*This post contains a gifted experience*
At the beginning of 2020 I had a feeling that this year would throw a lot at me. 2019 felt to me like a year of really putting the work in, and I was quietly hoping 2020 would be time for it to start coming to fruition. For things to start… happening.
As it turns out, so far at least, my prediction’s been dead on. Opportunities started revealing themselves and I’ve found myself saying yes to a lot of things that both excite and terrify me.
And it’s the terrifying side of things I want to focus on today. One of the opportunities that came my way was to join a confidence workshop that would help me understand nerves and fear better and develop practical skills to feel more confident.
While I feel confident in certain areas of my work, like writing, talking on stories and recording podcasts, I’m keen to try new things this year that I’m not confident in.
I did my first ever talk in 2018 and my first ever workshop in 2019. This year I want to stretch myself and do more of these, but I knew I would need some help controlling my anxiety. So of course, I jumped at the opportunity to attend the confidence workshop.
Kirsty Hulse, who led the training, was actually speaking at the same event as me in 2018 and I was in awe of her natural, confident approach. Her work involves giving talks and running workshops, so who better to learn from?
On the day I honestly learnt so much. But the biggest realisation for me was the fact that the thing I was fearing the most… was fear itself.
When I thought about speaking, I thought about the way my nerves make me shake and feel sick. I’m not really even thinking about the talk going wrong. I’m more concerned about the fact I’ll pass out, be sick or simply unable to speak.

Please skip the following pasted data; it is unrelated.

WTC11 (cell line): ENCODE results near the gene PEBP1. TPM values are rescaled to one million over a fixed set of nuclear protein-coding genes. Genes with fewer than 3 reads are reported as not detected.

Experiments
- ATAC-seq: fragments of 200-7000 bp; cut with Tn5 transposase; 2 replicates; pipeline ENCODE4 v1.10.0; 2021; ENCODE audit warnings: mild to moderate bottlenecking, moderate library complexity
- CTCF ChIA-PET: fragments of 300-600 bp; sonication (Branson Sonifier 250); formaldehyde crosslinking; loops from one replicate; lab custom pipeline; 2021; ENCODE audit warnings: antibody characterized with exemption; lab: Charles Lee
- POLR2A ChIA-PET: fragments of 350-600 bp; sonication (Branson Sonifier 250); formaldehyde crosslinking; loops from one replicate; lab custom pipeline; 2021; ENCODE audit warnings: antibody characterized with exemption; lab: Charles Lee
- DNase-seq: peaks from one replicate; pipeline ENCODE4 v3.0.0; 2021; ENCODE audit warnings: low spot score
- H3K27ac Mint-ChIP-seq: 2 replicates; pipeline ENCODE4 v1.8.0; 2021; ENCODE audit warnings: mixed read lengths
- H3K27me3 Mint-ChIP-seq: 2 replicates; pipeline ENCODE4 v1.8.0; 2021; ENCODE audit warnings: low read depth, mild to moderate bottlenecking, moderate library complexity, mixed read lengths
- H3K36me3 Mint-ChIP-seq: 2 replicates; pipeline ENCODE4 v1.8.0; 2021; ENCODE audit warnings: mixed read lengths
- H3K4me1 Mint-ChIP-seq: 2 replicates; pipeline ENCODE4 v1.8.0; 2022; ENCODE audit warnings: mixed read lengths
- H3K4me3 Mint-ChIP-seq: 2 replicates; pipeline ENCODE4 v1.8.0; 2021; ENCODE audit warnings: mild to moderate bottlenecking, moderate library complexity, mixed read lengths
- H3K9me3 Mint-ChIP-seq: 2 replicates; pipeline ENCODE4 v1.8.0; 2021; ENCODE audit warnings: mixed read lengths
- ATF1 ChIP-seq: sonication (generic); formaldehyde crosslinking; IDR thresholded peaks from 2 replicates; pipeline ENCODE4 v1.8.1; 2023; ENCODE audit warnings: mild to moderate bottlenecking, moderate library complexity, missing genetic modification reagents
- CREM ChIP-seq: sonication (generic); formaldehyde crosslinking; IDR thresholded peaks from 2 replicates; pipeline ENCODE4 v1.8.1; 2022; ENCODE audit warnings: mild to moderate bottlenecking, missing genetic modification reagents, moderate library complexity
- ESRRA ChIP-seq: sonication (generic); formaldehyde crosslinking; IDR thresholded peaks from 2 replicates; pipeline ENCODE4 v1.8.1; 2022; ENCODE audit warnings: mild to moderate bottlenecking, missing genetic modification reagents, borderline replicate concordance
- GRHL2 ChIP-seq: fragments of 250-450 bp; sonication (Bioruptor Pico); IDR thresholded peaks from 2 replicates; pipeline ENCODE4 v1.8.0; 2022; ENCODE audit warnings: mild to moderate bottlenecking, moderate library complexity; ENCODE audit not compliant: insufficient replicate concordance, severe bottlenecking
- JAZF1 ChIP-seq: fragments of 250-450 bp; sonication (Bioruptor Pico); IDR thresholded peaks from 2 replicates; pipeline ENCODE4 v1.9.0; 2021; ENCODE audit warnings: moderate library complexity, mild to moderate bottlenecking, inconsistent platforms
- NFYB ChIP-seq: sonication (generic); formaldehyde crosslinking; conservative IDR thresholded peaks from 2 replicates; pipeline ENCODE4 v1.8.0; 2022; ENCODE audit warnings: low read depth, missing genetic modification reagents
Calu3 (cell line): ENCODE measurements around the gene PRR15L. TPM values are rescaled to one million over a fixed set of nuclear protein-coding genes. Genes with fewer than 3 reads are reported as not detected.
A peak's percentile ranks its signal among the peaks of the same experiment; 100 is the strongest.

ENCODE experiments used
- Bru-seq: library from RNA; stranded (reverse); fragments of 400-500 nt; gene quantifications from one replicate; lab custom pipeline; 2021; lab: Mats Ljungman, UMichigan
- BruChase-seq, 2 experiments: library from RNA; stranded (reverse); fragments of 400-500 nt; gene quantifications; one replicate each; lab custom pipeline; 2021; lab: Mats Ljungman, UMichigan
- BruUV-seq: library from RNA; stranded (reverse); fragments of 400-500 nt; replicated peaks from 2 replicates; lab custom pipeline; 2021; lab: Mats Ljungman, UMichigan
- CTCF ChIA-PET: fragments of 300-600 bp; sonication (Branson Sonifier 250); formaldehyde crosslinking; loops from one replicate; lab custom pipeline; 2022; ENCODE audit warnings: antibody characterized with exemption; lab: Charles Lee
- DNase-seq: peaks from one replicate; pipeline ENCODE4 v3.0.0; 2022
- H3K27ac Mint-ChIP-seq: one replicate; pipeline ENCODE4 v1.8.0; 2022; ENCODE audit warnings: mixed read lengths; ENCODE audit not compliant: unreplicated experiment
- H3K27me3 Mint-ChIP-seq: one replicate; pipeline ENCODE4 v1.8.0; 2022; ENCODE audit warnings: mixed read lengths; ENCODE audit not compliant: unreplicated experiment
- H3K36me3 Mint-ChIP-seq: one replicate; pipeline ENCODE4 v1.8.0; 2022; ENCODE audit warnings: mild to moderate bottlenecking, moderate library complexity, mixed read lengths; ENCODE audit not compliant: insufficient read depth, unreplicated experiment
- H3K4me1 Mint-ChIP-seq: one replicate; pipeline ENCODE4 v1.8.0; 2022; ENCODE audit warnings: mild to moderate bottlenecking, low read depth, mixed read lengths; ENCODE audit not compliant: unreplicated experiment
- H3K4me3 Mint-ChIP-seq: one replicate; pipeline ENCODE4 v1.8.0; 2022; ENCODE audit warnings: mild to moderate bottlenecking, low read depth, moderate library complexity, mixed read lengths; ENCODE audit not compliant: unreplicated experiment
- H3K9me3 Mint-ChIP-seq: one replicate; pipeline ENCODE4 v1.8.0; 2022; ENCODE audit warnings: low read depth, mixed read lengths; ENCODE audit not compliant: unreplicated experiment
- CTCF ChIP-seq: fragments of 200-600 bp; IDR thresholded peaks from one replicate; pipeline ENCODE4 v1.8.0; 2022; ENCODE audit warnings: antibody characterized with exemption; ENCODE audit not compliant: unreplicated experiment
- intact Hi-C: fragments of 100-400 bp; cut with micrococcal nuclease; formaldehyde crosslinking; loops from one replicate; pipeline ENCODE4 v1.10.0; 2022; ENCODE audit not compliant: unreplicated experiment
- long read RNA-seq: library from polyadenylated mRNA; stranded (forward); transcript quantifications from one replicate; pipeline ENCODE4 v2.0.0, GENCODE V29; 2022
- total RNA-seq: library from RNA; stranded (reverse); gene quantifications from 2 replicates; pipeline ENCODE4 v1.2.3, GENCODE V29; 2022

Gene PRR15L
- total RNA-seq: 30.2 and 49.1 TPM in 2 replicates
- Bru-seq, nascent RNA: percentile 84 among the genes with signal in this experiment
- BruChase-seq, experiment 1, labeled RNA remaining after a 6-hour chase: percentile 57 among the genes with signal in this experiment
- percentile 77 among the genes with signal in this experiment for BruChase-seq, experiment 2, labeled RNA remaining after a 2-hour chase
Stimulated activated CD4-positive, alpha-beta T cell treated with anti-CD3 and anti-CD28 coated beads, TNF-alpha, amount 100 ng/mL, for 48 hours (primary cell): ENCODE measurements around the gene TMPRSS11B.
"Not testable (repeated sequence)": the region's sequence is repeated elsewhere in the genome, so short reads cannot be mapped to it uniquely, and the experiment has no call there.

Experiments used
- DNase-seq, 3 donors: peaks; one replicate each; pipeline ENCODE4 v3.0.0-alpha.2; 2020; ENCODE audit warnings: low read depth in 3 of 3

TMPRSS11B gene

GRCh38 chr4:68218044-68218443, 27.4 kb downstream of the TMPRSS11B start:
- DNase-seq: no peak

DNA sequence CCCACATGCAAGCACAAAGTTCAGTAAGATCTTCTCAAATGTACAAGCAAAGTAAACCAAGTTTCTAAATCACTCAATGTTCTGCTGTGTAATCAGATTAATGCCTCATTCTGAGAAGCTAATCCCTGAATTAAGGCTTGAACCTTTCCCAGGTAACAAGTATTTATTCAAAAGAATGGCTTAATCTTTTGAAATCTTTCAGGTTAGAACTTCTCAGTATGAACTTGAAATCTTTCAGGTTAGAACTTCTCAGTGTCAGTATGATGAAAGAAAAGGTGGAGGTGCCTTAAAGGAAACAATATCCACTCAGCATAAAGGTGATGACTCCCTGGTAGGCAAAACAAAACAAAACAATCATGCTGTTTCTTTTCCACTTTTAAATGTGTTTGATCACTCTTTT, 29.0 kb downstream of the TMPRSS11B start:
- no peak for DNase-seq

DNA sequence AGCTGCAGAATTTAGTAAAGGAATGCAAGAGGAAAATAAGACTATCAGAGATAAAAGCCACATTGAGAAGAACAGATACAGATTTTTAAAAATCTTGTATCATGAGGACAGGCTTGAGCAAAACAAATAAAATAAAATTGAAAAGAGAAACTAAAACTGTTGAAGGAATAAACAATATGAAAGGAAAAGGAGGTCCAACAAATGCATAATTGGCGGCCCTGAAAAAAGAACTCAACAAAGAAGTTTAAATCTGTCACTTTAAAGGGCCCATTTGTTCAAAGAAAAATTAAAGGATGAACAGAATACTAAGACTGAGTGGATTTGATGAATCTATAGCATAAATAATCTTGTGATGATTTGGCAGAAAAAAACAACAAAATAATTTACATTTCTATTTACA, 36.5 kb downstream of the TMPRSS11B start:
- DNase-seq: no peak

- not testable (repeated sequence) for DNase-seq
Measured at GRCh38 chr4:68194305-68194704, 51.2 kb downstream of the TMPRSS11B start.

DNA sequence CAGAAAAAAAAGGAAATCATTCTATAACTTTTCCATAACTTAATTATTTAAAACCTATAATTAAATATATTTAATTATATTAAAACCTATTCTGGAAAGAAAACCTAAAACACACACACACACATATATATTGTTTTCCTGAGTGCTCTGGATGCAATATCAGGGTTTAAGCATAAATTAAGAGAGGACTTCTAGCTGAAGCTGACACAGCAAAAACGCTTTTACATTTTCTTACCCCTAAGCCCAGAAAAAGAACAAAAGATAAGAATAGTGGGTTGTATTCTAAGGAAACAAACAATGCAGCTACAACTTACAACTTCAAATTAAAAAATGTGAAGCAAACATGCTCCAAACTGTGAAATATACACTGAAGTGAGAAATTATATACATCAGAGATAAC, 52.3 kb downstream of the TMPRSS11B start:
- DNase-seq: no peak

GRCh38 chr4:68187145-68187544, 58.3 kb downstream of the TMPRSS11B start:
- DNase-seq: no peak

Living with anxiety is a funny thing. After a while you come to accept it as part of you. I do at least, and I know when things flare up and I feel anxious, I need to ramp up my self-care and usually it calms itself back down. I don’t worry when I feel the symptoms of anxiety starting up, but instead I simply see it as something I need to deal with from time to time.
I guess because of this, part of me expects to be unable to do things like public speaking. I expect my anxiety to reach scary new levels. Perhaps this expectation is why it does.
My desire to do these things however, outweighs the fear. Now I know the thing I’m most worried about is the fear itself, I feel like I can handle it better. I learnt techniques at the workshop to change my physical responses. I can tell myself it’s just my brain overreacting. I can talk myself down.
I’ve also learnt over the years that the best way to get over the fear of something like this is to slowly nudge out of my comfort zone, to do the thing that scares me, gather evidence and prove to myself that I can.
At this point I want to remind you that there is a big difference between feeling nervous and shaky before doing something that scares you, and having a full-on phobic reaction. There’s nothing wrong with saying “no, that’s not for me” and finding your own way to do things.
For me though, having done a couple now – I know how happy and fulfilled I feel after giving talks/workshops and I know it’s an area I want to pursue.
So that’s what I intend to do. When this post is live, I’ll (hopefully) be in bed, recovering after speaking on a panel at Live Well London festival. I’ll be preparing to give a workshop at Oxford University next week and possibly readying myself for another couple of opportunities throughout March and April.
I’m not saying I won’t be scared while I do it, but I know that fear (and indeed the fear of fear), cannot stop me.
Have you ever thought about where your fear stems from when trying new things? I’d love to hear your thoughts on this, let me know over on Instagram. I’ll be back next week with a podcast on being OK with just being ‘OK’ at something, and a blog about the impact of knowing your worth.
Until then, take care.
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